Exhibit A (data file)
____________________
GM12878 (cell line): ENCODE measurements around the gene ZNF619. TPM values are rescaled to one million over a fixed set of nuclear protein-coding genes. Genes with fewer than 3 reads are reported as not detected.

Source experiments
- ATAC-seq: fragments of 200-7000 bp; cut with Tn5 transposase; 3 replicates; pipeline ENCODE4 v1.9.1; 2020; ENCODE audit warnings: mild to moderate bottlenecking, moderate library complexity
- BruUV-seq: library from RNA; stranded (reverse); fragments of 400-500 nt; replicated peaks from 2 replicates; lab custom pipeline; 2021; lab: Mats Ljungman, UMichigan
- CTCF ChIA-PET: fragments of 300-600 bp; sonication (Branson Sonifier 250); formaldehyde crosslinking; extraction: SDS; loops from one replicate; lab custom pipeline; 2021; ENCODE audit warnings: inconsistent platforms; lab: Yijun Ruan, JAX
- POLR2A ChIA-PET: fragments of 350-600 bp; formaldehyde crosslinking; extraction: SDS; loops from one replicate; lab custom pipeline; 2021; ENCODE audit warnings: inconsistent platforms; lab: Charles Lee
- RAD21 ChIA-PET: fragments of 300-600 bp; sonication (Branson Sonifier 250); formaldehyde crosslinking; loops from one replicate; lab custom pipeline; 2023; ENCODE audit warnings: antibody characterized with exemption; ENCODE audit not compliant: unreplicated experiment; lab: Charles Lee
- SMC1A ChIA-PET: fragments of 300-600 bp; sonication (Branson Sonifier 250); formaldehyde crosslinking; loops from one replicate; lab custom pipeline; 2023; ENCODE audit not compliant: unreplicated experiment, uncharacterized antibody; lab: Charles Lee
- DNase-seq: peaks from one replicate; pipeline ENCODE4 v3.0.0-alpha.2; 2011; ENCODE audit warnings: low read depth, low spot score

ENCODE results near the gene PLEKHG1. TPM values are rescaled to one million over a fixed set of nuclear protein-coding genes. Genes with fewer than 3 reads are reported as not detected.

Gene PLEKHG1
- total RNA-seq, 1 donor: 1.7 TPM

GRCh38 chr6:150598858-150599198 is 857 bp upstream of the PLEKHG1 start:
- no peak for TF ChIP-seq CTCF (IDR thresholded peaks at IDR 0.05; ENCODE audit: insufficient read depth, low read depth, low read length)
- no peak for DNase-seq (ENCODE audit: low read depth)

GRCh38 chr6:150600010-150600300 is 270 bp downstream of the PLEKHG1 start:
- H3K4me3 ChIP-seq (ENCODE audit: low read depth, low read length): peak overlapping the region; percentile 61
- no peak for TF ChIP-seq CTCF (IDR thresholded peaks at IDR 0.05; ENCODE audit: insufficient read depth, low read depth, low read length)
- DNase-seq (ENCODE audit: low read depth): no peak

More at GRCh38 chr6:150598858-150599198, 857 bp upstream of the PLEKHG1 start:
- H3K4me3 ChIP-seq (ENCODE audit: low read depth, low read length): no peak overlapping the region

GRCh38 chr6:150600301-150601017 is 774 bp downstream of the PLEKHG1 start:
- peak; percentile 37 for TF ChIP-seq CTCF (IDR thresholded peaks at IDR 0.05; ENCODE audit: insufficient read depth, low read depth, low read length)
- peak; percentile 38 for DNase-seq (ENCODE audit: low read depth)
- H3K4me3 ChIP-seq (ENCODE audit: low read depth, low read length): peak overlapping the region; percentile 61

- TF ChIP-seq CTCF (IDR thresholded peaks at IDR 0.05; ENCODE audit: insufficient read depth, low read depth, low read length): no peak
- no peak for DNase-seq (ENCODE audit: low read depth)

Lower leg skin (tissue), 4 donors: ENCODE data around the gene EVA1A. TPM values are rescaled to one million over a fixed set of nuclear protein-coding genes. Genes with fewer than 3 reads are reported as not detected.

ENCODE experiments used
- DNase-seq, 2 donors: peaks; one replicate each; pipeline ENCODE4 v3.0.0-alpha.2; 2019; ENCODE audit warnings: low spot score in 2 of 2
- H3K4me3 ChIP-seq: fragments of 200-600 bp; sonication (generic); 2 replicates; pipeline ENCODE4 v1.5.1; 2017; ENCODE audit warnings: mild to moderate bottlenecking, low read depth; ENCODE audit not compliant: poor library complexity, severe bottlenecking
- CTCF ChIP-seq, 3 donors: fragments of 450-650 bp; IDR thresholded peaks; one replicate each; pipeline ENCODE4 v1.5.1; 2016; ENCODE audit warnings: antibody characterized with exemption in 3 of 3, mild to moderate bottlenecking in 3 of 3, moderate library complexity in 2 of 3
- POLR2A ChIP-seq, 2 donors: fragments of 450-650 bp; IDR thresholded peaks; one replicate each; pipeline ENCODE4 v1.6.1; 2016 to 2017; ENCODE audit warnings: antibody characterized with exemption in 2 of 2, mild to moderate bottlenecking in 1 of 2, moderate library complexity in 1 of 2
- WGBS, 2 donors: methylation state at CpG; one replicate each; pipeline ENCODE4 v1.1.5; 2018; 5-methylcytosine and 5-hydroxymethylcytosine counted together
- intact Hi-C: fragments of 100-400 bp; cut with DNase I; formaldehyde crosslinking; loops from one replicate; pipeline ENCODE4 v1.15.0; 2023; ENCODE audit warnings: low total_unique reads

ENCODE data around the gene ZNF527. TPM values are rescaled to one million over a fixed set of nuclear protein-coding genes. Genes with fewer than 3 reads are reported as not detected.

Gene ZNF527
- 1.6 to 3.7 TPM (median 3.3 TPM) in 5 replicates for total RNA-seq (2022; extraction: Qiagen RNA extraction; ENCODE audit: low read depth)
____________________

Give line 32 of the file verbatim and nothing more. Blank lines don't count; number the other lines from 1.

- CTCF ChIP-seq, 3 donors: fragments of 450-650 bp; IDR thresholded peaks; one replicate each; pipeline ENCODE4 v1.5.1; 2016; ENCODE audit warnings: antibody characterized with exemption in 3 of 3, mild to moderate bottlenecking in 3 of 3, moderate library complexity in 2 of 3